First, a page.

CHICAGO (Reuters) – (This April 16, 2015 story was corrected in paragraphs 1 and 4 to reflect that Social Security Administration gives little advance warning to beneficiaries, instead of no advance warning. Also, adds paragraph 5 for description of Social Security benefits statements.)
Some U.S. workers who have paid into the Social Security system are in for a rude awakening when the checks start coming: Their benefits could be chopped up to $413 per month.
CHICAGO, April 21 (Reuters) – Denial is said to be the first
emotional stage of grief – and that may be where many Americans
are at right now in their attitudes about retirement security.
The 2015 edition of the longest-running national survey of
retirement confidence, released on Tuesday by the Washington,
D.C.-based non-profit Employee Benefit Research Institute
(EBRI), reveals a second consecutive annual jump in the
percentage of workers and retirees in an upbeat mood about their
retirement finances. Unfortunately, that rising confidence is
CHICAGO (Reuters) – Illinois is the national poster child for state budget messes. My home state faces a $7.4 billion general fund deficit and a $12 billion revenue shortfall. One proposed idea for plugging at least part of the horrific shortfall: tax retirement income. But our new governor, Republican Bruce Rauner, has rejected the idea.
Illinois exempts all retirement income from state taxes – Social Security, private and public pensions, and annuities. We’re leaving $2 billion on the table annually, according to the state’s estimates. And we’re hardly alone: 36 states that have an income tax allow some exemption for private or public pension benefits, and 32 exempt all Social Security benefits from tax, according to the Institute on Taxation and Economic Policy (ITEP). States currently considering wider income tax exemptions for seniors include Rhode Island and Maryland.
CHICAGO, April 2 (Reuters) – Here’s something you don’t see
every day: two investment companies in a very public fight about
values, greed and putting the interests of customers first.
This is what has happened since Charles Schwab
launched Schwab Intelligent Portfolios last month, becoming the
first major investment company to leap into the so-called
CHICAGO, March 26 (Reuters) – Congress is headed toward a
bipartisan solution to fix a Medicare formula that threatens to
slash payments to doctors every year. The so-called “doc fix”
would replace the cuts with a multipronged approach that will be
expensive and will have Medicare beneficiaries pay part of the
Congress has repeatedly overridden the payment cuts, which
are mandated under a formula called the Sustainable Growth Rate
(SGR), which became law in 1997, that is a way of keeping growth
in physician payments in line with the economy’s overall growth.
This year, unless Congress acts, rates will automatically be
slashed 21 percent.
CHICAGO (Reuters) – If you are due a pension from a former employer, there is a good chance you were or soon will be offered a lump-sum payment in exchange for giving up that guaranteed monthly check for life.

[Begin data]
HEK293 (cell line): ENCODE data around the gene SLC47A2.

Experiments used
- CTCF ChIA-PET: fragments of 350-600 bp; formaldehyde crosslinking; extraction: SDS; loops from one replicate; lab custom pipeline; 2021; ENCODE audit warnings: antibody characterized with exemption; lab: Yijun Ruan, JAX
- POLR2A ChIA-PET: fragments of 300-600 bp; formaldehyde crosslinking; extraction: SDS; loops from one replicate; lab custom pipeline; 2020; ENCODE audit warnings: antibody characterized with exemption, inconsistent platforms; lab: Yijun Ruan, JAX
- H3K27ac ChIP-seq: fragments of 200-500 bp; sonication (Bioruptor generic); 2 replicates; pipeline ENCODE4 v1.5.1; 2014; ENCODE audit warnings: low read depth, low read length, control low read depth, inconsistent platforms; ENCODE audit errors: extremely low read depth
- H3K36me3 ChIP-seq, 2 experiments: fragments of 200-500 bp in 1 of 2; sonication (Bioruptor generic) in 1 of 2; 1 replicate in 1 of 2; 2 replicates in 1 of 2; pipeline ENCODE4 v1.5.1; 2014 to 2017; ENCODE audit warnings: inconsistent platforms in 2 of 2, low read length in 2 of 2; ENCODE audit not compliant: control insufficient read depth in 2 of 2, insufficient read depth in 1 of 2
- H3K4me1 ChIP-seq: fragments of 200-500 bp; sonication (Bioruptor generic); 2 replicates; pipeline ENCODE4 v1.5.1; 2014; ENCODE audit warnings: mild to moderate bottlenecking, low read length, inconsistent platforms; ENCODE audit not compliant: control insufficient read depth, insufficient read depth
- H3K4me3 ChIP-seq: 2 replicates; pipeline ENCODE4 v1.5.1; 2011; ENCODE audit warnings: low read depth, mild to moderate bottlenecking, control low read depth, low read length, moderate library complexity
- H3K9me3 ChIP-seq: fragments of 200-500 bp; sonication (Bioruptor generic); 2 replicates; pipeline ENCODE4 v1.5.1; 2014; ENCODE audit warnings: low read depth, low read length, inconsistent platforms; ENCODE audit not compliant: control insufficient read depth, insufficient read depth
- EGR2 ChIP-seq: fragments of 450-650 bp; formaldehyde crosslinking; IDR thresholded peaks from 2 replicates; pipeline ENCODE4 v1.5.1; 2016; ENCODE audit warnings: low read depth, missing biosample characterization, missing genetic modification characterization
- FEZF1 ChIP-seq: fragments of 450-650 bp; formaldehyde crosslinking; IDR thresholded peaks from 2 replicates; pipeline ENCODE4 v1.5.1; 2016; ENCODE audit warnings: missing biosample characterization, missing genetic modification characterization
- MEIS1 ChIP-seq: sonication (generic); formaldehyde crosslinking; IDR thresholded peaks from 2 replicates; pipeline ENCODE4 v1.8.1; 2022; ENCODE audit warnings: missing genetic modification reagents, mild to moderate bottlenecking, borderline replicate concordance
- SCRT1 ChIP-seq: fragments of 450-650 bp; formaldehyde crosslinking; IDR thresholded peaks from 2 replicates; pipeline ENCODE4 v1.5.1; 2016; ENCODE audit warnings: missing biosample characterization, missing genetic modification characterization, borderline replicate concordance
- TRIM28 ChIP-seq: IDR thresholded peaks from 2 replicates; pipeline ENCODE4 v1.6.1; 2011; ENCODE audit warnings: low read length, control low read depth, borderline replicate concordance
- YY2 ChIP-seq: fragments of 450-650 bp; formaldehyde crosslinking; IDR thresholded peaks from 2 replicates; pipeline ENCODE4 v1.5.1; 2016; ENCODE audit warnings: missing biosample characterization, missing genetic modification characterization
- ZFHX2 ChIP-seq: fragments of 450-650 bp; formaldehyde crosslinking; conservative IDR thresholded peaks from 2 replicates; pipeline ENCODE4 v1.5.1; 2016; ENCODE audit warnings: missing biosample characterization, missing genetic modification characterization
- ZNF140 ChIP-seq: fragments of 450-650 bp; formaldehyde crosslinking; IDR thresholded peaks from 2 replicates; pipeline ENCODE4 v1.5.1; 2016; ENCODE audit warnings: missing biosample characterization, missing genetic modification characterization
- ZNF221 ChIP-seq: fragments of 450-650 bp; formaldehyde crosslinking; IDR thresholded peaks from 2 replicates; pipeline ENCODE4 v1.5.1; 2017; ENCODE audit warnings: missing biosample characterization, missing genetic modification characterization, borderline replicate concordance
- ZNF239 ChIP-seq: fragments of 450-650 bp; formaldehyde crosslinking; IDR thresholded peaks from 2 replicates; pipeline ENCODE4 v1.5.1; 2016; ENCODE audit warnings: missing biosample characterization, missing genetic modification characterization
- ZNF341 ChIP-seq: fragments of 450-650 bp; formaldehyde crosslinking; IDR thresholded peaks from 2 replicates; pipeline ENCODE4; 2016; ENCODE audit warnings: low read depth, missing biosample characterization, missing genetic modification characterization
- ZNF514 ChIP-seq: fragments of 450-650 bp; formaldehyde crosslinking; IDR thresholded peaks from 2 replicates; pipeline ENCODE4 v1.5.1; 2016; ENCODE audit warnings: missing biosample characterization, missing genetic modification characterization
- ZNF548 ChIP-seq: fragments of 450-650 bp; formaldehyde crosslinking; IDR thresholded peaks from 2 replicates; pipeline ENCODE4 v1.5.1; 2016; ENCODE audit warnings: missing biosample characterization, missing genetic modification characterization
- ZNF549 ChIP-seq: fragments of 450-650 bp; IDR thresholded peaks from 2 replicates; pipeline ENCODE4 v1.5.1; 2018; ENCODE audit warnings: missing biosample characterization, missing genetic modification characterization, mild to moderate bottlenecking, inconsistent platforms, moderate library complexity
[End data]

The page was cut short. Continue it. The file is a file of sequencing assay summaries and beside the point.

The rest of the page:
Should you take it? Probably not, but making a smart decision depends on a complex set of assumptions about future interest rates, possible rates of market returns and your longevity. It is a tough analysis unless you have an actuarial background.
CHICAGO, March 12 (Reuters) – If you are counting the days
to retirement because you hate your job, career expert Kerry
Hannon has a message for you: “Stick with it.”
Burnout is one of the biggest problems in the workplace,
especially for older workers. An annual survey on retirement by
the Employee Benefit Research Institute consistently finds that
about half of workers retire earlier than they expected – and
that job burnout is a key factor.
CHICAGO (Reuters) – Back in the day, you could walk into a bank to open a new account and walk out with a free toaster.
Today, you can get anywhere from $50 to $2,500 for rolling over a 401(k) into an Individual Retirement Account, or just by moving an IRA from another financial institution.
CHICAGO (Reuters) – When you are planning for retirement and ask for advice, whose interest should come first – yours or the financial expert you ask for help?
That is the question at the heart of a Washington debate over the unsexy-sounding term “fiduciary standard.” Simply put, it is a legal responsibility requiring an adviser to put the best interest of a client ahead of all else.
CHICAGO, Feb 19 (Reuters) – Nancy Kessler spent much of her
career as a museum curator, but she also has had a lifelong love
of working with older people. During one stint working with
Alzheimer’s patients, she noticed a gap in one type of
caregiving: “There is a lot of wellness and physical therapy but
not much intellectual stimulation.”
Last year, she decided to do something about that. Following
a layoff at age 58, she launched Memoirs Plus, which specializes
in writing memoirs for seniors. The idea of her business is to
provide her clients with intellectual stimulation and a creative
activity that helps them tell their life stories.